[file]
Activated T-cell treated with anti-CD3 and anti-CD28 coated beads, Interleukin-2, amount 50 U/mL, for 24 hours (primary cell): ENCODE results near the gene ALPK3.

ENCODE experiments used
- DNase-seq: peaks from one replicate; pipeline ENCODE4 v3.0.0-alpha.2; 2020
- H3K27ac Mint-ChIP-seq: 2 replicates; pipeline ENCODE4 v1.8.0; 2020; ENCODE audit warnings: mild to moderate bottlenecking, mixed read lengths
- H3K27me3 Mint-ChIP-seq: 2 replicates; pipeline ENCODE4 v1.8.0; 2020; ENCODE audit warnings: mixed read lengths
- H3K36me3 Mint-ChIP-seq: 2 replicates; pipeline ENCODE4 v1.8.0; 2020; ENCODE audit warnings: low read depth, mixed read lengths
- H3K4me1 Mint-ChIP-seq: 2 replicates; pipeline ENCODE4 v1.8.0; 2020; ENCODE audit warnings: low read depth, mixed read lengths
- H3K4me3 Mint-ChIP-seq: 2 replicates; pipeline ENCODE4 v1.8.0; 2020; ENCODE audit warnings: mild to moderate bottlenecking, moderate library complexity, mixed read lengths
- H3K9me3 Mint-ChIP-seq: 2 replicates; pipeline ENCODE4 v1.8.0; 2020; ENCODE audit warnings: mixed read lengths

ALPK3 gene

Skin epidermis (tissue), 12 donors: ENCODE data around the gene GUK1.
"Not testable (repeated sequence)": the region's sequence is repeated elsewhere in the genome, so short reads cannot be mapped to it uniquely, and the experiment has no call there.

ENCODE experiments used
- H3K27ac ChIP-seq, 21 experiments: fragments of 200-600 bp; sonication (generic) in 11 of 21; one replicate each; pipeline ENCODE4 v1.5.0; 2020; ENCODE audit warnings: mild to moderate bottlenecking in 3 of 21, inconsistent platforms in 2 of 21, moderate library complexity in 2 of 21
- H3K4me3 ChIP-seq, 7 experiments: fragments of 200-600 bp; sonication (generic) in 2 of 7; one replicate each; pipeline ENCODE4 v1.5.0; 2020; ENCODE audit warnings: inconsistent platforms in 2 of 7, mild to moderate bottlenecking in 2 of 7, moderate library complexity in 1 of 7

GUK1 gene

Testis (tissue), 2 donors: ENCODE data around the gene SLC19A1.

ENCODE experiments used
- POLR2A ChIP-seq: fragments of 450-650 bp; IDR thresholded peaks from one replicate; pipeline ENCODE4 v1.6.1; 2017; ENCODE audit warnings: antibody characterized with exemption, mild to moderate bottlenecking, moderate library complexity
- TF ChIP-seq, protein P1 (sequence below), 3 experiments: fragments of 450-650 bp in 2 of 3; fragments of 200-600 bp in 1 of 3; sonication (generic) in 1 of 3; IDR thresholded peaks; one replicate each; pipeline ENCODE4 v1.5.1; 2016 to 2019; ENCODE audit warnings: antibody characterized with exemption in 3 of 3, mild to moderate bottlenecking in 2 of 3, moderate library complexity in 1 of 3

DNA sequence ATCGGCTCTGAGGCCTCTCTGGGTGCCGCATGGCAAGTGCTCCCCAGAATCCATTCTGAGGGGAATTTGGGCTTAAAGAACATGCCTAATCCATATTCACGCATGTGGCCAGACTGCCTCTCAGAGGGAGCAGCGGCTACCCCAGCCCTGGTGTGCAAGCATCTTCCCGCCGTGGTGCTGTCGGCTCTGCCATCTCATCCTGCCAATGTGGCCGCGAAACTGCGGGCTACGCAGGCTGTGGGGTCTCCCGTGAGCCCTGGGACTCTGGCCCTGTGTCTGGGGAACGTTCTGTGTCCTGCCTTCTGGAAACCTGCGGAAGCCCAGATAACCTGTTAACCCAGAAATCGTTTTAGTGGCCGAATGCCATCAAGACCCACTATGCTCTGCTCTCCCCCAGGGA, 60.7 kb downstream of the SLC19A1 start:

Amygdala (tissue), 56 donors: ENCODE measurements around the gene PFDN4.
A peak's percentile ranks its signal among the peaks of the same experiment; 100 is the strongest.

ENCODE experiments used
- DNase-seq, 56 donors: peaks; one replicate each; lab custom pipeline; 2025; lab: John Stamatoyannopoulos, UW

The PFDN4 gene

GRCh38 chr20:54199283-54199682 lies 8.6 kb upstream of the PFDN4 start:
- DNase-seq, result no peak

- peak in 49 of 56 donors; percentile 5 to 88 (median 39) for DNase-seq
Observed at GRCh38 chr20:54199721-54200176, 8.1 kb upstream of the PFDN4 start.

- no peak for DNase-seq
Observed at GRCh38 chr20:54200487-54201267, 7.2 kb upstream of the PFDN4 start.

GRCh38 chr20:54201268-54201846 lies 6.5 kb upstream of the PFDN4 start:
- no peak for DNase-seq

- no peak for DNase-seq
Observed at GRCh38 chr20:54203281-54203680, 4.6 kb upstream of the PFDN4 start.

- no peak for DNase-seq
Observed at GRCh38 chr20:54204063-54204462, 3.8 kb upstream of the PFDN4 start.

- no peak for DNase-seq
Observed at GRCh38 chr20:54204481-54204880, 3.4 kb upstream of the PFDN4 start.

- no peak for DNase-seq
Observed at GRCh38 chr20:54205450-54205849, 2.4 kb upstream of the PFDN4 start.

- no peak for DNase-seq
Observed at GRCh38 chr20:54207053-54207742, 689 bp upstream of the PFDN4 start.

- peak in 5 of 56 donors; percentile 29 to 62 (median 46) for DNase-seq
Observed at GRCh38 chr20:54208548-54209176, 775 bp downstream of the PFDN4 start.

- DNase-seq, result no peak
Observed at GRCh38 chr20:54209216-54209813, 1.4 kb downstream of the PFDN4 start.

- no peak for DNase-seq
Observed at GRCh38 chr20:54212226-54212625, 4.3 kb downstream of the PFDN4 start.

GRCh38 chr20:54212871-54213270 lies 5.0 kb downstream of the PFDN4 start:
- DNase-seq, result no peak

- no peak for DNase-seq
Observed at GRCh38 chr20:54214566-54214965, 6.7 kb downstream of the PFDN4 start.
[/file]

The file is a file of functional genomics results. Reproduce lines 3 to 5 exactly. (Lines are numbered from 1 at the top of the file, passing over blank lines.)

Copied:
- DNase-seq: peaks from one replicate; pipeline ENCODE4 v3.0.0-alpha.2; 2020
- H3K27ac Mint-ChIP-seq: 2 replicates; pipeline ENCODE4 v1.8.0; 2020; ENCODE audit warnings: mild to moderate bottlenecking, mixed read lengths
- H3K27me3 Mint-ChIP-seq: 2 replicates; pipeline ENCODE4 v1.8.0; 2020; ENCODE audit warnings: mixed read lengths